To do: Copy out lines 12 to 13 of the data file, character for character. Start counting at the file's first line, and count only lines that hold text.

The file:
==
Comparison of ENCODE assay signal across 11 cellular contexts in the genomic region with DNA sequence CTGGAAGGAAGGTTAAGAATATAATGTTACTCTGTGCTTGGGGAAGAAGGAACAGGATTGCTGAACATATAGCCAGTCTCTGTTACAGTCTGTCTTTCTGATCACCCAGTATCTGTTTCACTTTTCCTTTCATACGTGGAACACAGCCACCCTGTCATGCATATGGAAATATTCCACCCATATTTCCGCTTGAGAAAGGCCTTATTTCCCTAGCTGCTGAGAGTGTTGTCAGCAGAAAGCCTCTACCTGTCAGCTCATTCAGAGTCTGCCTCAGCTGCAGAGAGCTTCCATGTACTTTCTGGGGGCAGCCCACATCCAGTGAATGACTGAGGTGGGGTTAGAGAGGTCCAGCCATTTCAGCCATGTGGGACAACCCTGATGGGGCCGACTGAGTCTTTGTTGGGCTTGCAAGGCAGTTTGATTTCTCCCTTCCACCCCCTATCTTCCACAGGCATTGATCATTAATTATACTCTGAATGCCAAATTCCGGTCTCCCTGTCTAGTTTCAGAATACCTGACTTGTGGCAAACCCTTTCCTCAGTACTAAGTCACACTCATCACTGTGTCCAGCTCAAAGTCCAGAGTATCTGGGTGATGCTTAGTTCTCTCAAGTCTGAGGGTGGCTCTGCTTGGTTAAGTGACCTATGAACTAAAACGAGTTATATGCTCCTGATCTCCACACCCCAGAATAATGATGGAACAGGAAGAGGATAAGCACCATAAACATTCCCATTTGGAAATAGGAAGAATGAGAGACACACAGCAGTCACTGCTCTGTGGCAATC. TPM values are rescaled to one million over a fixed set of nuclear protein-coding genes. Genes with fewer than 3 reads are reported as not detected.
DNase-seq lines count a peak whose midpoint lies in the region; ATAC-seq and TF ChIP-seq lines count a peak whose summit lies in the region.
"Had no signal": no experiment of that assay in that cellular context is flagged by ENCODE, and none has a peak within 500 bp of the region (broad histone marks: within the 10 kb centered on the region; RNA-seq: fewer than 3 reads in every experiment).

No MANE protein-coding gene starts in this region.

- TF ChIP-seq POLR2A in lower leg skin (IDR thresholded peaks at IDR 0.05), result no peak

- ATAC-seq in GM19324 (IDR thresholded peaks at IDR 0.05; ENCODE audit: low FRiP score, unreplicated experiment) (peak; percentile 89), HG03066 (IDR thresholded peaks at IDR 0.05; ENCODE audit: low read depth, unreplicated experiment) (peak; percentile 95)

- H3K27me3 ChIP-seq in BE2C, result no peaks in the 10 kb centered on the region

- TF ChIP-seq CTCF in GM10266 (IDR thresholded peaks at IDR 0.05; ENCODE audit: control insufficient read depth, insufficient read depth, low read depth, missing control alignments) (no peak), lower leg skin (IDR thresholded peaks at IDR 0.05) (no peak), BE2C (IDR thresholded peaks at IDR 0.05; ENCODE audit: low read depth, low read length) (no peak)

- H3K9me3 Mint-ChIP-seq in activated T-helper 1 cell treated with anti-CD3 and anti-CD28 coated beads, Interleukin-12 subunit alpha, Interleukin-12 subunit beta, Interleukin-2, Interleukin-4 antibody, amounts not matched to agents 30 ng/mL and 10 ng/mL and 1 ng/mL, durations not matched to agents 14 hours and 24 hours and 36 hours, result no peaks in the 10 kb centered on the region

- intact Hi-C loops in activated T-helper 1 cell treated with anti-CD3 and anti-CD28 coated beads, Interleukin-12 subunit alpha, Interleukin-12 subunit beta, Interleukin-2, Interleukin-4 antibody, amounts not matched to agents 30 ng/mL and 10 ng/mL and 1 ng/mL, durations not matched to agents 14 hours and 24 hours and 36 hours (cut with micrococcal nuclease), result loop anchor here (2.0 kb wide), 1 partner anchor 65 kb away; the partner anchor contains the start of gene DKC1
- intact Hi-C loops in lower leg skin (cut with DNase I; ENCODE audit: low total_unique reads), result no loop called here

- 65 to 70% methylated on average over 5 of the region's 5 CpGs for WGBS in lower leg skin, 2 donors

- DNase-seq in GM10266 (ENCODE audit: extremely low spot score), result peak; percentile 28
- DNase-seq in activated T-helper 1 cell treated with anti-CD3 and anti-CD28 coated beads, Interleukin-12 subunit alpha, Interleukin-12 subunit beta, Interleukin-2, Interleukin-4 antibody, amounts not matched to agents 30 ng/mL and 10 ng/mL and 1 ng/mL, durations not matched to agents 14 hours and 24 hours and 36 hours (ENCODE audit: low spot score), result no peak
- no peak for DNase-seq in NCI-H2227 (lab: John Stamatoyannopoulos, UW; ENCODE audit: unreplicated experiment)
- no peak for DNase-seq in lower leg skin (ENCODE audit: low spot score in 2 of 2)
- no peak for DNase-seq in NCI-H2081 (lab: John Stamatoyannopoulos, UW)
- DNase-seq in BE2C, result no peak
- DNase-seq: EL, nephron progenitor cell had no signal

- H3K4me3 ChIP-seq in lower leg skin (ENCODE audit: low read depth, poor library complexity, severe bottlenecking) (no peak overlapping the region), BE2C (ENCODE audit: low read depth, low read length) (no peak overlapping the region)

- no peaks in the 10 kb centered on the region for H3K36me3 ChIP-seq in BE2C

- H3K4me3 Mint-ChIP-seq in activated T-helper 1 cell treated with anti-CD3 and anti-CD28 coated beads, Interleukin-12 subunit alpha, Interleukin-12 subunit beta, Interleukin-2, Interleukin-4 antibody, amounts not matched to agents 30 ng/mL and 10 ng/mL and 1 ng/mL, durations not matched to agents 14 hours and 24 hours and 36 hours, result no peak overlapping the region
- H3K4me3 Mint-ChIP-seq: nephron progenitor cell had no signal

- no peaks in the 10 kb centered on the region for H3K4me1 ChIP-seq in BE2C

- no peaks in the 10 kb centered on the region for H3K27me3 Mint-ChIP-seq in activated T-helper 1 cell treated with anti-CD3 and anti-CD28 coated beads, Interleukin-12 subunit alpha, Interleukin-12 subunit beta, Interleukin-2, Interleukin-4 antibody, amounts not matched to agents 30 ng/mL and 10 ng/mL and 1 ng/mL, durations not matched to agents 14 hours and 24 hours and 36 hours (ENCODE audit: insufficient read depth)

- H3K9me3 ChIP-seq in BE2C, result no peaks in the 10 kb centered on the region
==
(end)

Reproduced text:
- 65 to 70% methylated on average over 5 of the region's 5 CpGs for WGBS in lower leg skin, 2 donors

- DNase-seq in GM10266 (ENCODE audit: extremely low spot score), result peak; percentile 28